The world is going wireless and, apparently, that also includes broadband access.
In 2016, Google (News - Alert) Fiber said that it was putting its fiber access builds on hold and instead considering a shift to wireless. More recently, both AT&T and Verizon (News - Alert) have demonstrated a keen interest in 5G fixed wireless. In fact, both telcos have been doing 5G fixed wireless tests and recently asked the Federal Communications Commission for special temporary authority to do further tests, at 28GHz.
5G fixed wireless is interesting to AT&T (News - Alert) and Verizon, among others, because it could enable them to expand their broadband services much more quickly and cost effectively than they could do with fiber. According to a study released this month by SNS Telecom, 5G fixed wireless access is expected to reduce the initial cost of establishing last-mile connectivity by as much as 40 percent as compared to fiber-to-the-premises architectures.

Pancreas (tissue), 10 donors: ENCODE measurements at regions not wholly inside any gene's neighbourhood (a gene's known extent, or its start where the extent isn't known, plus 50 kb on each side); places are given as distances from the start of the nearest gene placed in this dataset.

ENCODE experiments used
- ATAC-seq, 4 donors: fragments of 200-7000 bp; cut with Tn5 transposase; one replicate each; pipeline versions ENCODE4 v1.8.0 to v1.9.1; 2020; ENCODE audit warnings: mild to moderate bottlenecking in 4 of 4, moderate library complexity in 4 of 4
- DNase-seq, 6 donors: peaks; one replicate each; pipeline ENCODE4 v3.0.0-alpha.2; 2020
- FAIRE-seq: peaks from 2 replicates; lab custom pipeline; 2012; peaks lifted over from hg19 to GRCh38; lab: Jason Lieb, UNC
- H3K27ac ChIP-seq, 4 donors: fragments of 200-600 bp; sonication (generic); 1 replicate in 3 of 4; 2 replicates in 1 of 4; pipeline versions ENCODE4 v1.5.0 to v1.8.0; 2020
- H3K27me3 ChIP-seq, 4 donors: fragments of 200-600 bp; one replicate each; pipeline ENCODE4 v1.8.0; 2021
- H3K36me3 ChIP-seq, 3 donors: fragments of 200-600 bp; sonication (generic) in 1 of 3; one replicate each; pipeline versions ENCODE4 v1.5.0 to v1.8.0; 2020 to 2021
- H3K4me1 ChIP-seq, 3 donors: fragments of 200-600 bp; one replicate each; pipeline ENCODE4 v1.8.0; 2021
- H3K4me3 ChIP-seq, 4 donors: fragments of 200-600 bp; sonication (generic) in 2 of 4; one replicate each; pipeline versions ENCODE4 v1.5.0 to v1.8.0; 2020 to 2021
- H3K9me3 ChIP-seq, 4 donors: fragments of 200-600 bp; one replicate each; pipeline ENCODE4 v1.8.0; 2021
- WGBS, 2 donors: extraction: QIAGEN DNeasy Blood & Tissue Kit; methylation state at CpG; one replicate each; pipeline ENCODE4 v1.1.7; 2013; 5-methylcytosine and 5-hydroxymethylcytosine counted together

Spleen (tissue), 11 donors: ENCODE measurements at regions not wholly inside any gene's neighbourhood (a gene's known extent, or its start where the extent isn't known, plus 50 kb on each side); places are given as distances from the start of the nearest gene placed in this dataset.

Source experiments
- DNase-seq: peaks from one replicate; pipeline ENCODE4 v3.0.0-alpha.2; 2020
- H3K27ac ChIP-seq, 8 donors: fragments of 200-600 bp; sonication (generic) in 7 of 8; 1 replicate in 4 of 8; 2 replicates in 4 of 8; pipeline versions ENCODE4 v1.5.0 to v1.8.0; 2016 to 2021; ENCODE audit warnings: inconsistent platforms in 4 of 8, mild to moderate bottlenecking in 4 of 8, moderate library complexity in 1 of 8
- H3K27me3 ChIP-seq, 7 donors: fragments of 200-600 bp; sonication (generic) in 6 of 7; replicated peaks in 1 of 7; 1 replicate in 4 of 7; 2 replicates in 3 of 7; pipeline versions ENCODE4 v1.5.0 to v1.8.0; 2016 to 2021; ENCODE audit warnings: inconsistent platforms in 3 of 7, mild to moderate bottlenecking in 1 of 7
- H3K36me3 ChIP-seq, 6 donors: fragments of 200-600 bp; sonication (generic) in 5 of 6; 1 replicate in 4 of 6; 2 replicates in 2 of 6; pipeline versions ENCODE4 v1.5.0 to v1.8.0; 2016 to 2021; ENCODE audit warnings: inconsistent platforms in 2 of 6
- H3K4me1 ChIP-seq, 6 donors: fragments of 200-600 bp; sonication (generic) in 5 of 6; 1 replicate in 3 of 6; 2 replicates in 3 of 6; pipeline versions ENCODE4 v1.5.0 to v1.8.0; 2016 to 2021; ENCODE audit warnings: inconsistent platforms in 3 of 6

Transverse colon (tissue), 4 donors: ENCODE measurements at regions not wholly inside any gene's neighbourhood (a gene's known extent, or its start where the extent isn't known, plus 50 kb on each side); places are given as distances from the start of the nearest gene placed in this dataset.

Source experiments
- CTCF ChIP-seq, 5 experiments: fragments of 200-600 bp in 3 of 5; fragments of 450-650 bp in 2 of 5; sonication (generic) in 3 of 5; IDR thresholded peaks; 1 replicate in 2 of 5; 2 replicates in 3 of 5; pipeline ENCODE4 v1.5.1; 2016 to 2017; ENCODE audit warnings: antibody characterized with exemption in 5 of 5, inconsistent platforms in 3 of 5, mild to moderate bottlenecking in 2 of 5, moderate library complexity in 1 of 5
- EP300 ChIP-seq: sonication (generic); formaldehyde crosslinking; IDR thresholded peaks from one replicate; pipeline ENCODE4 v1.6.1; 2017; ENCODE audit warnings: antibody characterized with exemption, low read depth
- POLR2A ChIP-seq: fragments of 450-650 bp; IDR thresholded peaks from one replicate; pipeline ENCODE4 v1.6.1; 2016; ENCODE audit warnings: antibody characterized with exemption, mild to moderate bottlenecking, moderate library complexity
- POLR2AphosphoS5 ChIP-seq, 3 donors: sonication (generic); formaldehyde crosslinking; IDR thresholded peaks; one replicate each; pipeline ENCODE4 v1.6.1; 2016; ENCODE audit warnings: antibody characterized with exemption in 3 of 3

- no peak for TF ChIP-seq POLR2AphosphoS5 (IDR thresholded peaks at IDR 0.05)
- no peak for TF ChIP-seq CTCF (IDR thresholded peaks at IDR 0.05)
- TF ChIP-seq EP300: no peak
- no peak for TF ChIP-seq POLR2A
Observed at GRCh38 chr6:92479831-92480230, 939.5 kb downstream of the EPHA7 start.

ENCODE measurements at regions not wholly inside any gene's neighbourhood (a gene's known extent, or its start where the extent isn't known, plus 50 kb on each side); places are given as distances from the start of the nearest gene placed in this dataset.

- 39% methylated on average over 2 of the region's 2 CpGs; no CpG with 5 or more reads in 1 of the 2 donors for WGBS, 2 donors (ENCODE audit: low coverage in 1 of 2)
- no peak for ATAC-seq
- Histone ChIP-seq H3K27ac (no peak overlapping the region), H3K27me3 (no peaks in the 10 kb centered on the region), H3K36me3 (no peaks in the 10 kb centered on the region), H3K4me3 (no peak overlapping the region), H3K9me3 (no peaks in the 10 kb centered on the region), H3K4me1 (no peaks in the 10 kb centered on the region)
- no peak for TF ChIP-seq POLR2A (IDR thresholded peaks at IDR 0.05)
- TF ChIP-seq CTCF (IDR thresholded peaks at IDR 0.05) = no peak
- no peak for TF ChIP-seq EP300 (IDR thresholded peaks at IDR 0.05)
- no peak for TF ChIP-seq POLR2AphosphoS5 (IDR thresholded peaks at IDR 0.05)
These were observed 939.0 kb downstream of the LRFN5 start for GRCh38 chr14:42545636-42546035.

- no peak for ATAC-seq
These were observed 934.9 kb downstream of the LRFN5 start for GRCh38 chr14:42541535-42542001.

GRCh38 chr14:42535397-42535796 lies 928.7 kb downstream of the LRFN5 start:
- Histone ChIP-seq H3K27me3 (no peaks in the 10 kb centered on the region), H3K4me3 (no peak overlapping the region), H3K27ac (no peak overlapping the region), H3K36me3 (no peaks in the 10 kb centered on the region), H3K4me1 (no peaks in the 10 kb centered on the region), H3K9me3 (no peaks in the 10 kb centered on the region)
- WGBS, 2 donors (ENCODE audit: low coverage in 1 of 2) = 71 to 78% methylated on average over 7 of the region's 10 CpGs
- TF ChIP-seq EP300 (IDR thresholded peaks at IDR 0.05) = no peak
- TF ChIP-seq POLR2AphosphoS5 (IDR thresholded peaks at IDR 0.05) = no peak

SNS Telecom, in its report, also estimates that fixed wireless 5G services will generate about $1 billion in revenue by the end of 2019 – mostly for AT&T and Verizon. And it adds that revenue from these kinds of services are likely to see 84 percent compound annual growth between 2019 and 2025 –expected to surpass $40 billion.
If this happens according to plan, it will be a nice payoff for Verizon, whose CEO, Lowell McAdam (News - Alert), has commented that using 5G fixed wireless to expand its broadband internet and TV footprint could be done at a “miniscule” cost. In the same conversation, he reportedly said that using an FTTP architecture wouldn’t be feasible to expand its FiOS (News - Alert) services outside the Washington to Boston corridor.
Not only could 5G fixed wireless help avoid costly fiber access builds, it could also enable companies like AT&T and Verizon to defray the costs of their new 5G network builds. That will be important, Juniper Research noted in a recent report, given that average revenue per user for 5G from the Internet of Things will be “disappointing,” due to the low bandwidth requirements of most IoT endpoints.
Edited by Mandi Nowitz